Tuesday, April 22, 2008

Terry McAuliffe must be dizzy!

The RPMs on Terry McAuliffe's spin are off the charts.
Of course he's denying that Obama's delegate lead is all but insurmountable; that's to be expected. Of course he's downplaying the fact that Pennsylvania was never expected to be anywhere near close; he has to (and we still don't know what the actual margin will be).

But he just said that the Obama campaign has "thrown kitchen sink after kitchen sink" at Clinton. Wha...?! It's not the pot calling the kettle black-it's the pot calling the kettle a pot!


Blogonaut said...

What does the delegate count tell is at this point that the popular vote does not more accurately reflect? (I.e. the "will of the voters".)

Counting Florida (where BHO and HRC were both on the ballot), last night's stunning HRC victory against $11,000,000 spent by Obama on TV alone, with another $6,000,000 spent on the ground, HRC is only down by 200,000 votes--the exact amount she made up in one night in PA.

PS: Seen the North Carolina Republican Party's Reverend wright TV ad yet?



It is a HORSE RACE again.

jiminy jilliker said...

What does the delegate count tell is at this point that the popular vote does not more accurately reflect? (I.e. the "will of the voters".)

It tells us that Obama has thus far proved himself better able to win under the accepted rules. But to whatever extent it matters, I believe Obama still has Clinton beat on the popular vote. More importantly, I believe he will have her beat at the end of all of the primaries-but we'll see about that.

You believe Florida should be included and I believe it shouldn't. Yes their names were on the ballot, but they also were both under the impression that the primary wouldn't count for any delegates and therefore didn't run a normal campaign. But I'm obviously not going to convince you and you aren't going to convince me.

What matters on that score is the credentials committee-we'll see how that turns out. Not well for your side, I suspect, but we'll see...

Yes. I've seen the NC Republican party ad. The one even McCain said was beyond the pale. It's ridiculous and I believe it will be of little effect ultimately.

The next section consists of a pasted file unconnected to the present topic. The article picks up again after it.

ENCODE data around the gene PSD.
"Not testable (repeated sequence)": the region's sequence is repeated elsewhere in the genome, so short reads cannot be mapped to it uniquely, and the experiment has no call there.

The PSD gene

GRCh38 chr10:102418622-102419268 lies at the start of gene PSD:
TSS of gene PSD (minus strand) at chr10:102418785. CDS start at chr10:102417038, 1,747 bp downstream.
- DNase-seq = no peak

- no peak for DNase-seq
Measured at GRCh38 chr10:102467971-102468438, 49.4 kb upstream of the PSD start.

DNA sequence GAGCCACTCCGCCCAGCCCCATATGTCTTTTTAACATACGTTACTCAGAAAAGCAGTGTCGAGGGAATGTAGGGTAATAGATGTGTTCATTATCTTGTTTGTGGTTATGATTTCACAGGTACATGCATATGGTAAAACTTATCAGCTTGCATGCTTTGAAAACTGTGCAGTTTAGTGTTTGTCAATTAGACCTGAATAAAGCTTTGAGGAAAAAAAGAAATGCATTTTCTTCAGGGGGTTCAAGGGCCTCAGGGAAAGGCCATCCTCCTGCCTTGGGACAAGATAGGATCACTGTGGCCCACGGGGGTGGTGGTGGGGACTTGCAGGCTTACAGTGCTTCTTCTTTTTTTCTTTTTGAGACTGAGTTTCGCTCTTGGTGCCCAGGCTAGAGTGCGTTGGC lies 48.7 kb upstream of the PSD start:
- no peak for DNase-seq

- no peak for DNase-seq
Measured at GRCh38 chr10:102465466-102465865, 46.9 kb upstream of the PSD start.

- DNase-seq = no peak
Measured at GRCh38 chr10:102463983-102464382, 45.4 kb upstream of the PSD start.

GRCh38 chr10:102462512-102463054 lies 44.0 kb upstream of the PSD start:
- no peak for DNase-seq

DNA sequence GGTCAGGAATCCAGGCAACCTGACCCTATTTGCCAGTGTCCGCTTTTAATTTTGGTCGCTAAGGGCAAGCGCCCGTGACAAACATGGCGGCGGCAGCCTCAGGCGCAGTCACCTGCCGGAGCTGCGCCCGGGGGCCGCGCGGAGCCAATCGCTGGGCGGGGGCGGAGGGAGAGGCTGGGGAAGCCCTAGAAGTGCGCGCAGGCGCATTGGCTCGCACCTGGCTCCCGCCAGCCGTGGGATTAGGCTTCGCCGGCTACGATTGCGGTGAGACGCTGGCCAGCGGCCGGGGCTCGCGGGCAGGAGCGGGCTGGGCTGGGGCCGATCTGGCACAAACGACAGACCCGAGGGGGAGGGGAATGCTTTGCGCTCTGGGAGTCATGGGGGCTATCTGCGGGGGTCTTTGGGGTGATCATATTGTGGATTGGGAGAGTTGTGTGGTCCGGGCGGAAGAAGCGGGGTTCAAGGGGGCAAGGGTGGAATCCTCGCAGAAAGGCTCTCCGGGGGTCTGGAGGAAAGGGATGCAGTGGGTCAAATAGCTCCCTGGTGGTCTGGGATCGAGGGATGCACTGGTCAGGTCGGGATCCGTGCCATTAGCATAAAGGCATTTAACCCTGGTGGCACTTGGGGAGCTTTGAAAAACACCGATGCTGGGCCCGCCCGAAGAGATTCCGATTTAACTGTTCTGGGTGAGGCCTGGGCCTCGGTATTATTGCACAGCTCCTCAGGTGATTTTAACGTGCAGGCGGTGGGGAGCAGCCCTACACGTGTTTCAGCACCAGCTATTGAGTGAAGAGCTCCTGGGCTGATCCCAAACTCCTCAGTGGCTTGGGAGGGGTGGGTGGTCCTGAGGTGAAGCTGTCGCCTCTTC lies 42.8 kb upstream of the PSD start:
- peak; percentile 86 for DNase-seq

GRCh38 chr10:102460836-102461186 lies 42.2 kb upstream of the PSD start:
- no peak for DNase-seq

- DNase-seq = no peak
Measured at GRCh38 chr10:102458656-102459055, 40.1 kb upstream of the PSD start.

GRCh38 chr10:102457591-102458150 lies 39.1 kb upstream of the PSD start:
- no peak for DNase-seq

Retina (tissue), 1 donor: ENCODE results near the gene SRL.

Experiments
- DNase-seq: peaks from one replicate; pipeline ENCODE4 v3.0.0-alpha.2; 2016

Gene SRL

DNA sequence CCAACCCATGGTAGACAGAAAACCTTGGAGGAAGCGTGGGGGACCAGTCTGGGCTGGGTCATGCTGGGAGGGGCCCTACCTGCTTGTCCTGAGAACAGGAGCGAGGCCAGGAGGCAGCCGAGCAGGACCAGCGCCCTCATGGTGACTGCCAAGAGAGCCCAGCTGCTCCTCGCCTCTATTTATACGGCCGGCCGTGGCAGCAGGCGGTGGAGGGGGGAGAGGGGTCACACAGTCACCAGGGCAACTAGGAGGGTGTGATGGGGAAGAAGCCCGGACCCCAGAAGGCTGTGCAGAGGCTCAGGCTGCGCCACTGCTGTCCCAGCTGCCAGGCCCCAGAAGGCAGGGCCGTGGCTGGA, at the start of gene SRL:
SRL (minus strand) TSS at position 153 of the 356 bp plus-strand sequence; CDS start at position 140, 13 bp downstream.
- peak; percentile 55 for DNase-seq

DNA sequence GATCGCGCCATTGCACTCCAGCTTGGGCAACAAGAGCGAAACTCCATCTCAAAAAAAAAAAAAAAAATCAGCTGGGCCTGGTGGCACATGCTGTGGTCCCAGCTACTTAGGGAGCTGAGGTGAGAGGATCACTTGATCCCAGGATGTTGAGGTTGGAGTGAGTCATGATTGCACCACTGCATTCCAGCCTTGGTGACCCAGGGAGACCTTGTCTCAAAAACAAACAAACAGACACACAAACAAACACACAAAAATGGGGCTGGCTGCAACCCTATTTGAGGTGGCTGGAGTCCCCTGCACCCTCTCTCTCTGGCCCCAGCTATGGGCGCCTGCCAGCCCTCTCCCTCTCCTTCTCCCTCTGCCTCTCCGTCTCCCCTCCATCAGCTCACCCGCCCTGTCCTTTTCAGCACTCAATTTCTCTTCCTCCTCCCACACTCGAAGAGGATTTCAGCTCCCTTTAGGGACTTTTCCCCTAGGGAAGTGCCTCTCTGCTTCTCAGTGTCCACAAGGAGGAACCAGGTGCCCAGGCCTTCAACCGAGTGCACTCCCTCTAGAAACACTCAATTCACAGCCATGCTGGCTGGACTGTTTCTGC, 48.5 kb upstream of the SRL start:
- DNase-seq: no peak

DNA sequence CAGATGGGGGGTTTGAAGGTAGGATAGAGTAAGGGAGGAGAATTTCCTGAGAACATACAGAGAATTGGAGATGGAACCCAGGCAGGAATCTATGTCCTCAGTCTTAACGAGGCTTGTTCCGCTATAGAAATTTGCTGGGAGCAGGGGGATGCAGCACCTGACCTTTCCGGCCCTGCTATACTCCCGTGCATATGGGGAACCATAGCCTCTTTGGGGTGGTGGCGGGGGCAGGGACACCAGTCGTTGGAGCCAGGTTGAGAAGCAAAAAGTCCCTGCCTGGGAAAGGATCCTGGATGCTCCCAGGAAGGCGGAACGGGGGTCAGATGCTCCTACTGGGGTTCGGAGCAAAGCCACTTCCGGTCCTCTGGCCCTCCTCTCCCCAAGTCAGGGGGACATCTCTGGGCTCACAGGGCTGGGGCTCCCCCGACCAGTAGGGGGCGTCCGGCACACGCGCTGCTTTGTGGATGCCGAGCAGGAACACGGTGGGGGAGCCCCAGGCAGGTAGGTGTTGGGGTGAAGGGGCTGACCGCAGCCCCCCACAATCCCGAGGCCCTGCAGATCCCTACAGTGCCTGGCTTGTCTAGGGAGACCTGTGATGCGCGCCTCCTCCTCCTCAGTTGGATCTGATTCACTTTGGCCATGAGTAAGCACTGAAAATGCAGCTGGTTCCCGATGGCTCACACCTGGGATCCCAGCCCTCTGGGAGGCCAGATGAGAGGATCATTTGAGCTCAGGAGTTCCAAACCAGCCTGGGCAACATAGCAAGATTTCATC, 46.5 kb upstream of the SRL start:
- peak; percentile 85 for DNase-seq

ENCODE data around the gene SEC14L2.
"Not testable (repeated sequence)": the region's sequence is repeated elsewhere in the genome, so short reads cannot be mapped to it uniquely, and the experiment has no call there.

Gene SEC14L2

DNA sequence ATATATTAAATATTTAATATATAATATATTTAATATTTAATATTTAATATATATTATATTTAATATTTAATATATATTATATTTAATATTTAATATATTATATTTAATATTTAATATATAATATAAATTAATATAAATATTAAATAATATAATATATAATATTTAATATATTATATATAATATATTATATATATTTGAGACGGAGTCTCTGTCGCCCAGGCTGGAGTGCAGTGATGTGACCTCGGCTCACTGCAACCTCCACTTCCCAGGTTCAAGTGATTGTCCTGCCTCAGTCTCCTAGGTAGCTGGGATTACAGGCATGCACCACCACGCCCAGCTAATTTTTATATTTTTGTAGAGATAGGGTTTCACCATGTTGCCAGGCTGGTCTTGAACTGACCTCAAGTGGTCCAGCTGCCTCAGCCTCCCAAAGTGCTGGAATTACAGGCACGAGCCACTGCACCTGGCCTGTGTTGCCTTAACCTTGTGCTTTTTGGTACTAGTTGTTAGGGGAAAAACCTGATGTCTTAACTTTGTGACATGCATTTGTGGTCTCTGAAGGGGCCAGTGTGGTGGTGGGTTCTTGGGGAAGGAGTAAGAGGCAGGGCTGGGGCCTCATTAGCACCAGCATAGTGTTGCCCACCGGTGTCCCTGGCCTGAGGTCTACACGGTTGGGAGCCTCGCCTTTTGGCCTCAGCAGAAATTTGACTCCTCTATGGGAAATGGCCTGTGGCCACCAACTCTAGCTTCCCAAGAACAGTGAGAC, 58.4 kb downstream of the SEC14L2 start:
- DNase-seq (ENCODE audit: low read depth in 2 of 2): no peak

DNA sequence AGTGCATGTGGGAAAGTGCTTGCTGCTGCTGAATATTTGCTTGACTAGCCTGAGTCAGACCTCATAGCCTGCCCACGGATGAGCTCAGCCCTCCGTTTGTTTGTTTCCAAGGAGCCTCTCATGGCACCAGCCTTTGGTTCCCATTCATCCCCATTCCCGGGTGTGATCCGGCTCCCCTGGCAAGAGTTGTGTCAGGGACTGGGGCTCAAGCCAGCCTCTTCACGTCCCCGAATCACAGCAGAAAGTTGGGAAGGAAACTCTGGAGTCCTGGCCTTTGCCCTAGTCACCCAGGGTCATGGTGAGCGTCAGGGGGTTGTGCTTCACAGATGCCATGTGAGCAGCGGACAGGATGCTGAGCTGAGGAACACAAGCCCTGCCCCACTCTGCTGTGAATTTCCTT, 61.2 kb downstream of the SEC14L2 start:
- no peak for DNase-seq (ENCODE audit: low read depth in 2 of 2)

But congratulations again on pushing the most odious of right wing talking points. You really do come off like an Arkansas Project-funded reporter at the American Spectator circa 1995.
Time will indeed lead us to strange places, won't it?

Blogonaut said...

However, under the DNC rules there is no "winner" unless one candidate or the other gets at least 2,025 pledged delegates.

Since that is not going to happen, then there will be no "winner" under “the established rules".

The super-delegates' role is to break the impasse that is likely to exist at the end of the primary process.

Many super-delegates said publicly 30 days ago that if Obama is ahead in the pledged delegate count by June 7 there is no way they can "overturn the will of the people".

Note that the AP published an article on April 17 that asserted, after interviewing 100 supers, that many of the supers no longer consider themselves bound by the delegate count, and will instead look primarily to the question of electability.

My point was only that if the "will of the people" is the criteria, the best and most direct indicator of that is the popular vote, since the delegates are allocated under complex formulas in each state by congressional district.

The April 17, 2008 AP story, “Undecided superdelegates don't feel bound by primaries” can be found here: